Two photojournalists face highly unusual criminal charges in Santa Cruz County that by publishing photos of a November Occupy Movement protest they conspired to aid the protesters and acted as “public information officers” for the group. Bradley Stuart Allen and Alex Darocy will be in court Tuesday asking the charges be dismissed.
The ACLU of Northern California has weighed in, filing papers arguing that the legal theory used to justify the charges of conspiracy to aid and abet the protest could apply criminal liability to journalists taking photos from outside the building and behind police lines.
“Prosecutions such as this one can serve to chill speech even if they do not result in a conviction…” wrote Michael Risher, ACLU attorney.
Allen and Darocy, are asking the judge to dismiss charges that against them. Their lawyers, Benjamin Rice and George Gigarjian, accuse the district attorney of selective prosecution.
Risher says the charges against the pair are based on inferences about Allen and Darocy’s point of view, which, if true, would be improper.
Allen and Darocy both publish photos for Indybay, a website intended as an alternative to mainstream press. They began covering the World Trade Organization protests in Seattle. Allen is a senior member of Indymedia and both are members of the editorial board of Indybay, according to the ACLU.
They covered a Nov. 30, 2011 Occupy Movement protest that occupied a vacant bank building in Santa Cruz and maintain they were there to cover the protest as journalists.
The prosecution argues that they conspired to aid trespassing on the bank building and by taking and publishing photographs they are liable as aiders and abettors to the vandalism and trespass.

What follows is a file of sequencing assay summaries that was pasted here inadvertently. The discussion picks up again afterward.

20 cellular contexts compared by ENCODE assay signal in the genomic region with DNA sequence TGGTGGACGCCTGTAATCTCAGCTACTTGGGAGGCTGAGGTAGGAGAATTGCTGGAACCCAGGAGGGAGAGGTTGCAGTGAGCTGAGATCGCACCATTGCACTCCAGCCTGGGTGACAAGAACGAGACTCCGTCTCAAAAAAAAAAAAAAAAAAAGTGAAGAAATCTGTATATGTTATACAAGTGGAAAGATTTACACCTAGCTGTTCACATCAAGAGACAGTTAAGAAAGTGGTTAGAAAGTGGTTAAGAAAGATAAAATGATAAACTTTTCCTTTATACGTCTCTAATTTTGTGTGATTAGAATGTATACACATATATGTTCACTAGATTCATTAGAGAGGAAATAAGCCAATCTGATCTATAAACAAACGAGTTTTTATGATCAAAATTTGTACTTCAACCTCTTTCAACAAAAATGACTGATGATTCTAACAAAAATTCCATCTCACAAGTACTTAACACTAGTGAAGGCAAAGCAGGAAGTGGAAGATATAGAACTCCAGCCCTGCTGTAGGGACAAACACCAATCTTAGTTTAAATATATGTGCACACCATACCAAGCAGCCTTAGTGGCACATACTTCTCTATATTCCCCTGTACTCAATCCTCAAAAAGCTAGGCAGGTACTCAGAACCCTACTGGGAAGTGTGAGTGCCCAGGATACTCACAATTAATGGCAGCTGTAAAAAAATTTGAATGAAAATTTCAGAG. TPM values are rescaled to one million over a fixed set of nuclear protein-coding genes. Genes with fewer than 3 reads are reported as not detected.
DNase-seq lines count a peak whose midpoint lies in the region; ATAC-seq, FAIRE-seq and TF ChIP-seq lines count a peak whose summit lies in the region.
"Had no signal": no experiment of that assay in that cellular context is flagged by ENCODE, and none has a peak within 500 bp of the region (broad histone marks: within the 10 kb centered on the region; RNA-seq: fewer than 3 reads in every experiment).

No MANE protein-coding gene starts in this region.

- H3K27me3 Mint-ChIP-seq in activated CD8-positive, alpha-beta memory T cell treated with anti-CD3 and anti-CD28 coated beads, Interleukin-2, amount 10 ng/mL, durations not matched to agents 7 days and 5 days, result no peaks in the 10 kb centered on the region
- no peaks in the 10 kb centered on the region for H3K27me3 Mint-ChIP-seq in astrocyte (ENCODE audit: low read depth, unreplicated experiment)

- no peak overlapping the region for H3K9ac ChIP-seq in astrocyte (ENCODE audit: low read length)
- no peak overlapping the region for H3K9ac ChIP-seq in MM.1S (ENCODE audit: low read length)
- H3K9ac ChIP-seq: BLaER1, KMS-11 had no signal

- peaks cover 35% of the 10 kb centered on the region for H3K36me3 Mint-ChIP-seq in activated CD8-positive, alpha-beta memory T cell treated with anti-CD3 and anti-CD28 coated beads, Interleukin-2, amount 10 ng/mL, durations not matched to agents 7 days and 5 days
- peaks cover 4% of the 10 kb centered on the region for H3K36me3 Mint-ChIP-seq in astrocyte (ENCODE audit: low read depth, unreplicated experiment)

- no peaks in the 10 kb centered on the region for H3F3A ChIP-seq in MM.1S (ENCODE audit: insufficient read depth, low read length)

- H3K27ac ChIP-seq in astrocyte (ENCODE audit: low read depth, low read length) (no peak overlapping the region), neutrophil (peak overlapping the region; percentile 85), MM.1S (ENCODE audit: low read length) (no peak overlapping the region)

Risher points out that a Santa Cruz Sentinel photographer also took pictures from insider the bank but is not being prosecuted.
“A critical review of the evidence presented at the preliminary hearing in this matter shows that there is insufficient evidence of the specific intent that is necessary to hold these two defendants to answer for conspiracy or for aiding and abetting any crimes,” wrote Risher.
He argues the pair are being prosecuted for conduct that occurred while they were gathering and disseminating information about a newsworthy event.
The government contends that Allen and Darocy, because of allegedly biased reporting were acting as “the occupiers’ press agents” to publicize the event rather than present a balanced picture.
Risher called this type of prosecution an impermissible burden on newsgathering and violation of the First Amendment.
Property damage from the four nights of occupation of the building were estimated at $400, according to lawyers from Allen and Darocy. Ten protesters were charged separately.
Case: People v. Allen, Darocy, Nos. F22193, F22195